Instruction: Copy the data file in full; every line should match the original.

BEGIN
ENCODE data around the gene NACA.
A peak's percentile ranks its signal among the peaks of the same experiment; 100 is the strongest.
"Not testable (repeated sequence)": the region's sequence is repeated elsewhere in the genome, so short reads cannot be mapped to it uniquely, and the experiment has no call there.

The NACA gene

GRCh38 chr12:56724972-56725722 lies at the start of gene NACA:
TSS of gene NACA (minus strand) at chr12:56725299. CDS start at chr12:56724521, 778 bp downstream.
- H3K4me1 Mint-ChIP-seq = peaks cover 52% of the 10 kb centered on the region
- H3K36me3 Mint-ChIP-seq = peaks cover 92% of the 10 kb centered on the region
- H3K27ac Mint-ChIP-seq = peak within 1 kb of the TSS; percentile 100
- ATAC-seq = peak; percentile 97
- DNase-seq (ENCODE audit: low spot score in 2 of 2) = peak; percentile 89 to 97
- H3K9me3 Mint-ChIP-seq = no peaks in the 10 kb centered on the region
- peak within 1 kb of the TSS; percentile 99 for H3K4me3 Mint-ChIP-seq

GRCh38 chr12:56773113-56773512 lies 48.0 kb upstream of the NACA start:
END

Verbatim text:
ENCODE data around the gene NACA.
A peak's percentile ranks its signal among the peaks of the same experiment; 100 is the strongest.
"Not testable (repeated sequence)": the region's sequence is repeated elsewhere in the genome, so short reads cannot be mapped to it uniquely, and the experiment has no call there.

The NACA gene

GRCh38 chr12:56724972-56725722 lies at the start of gene NACA:
TSS of gene NACA (minus strand) at chr12:56725299. CDS start at chr12:56724521, 778 bp downstream.
- H3K4me1 Mint-ChIP-seq = peaks cover 52% of the 10 kb centered on the region
- H3K36me3 Mint-ChIP-seq = peaks cover 92% of the 10 kb centered on the region
- H3K27ac Mint-ChIP-seq = peak within 1 kb of the TSS; percentile 100
- ATAC-seq = peak; percentile 97
- DNase-seq (ENCODE audit: low spot score in 2 of 2) = peak; percentile 89 to 97
- H3K9me3 Mint-ChIP-seq = no peaks in the 10 kb centered on the region
- peak within 1 kb of the TSS; percentile 99 for H3K4me3 Mint-ChIP-seq

GRCh38 chr12:56773113-56773512 lies 48.0 kb upstream of the NACA start: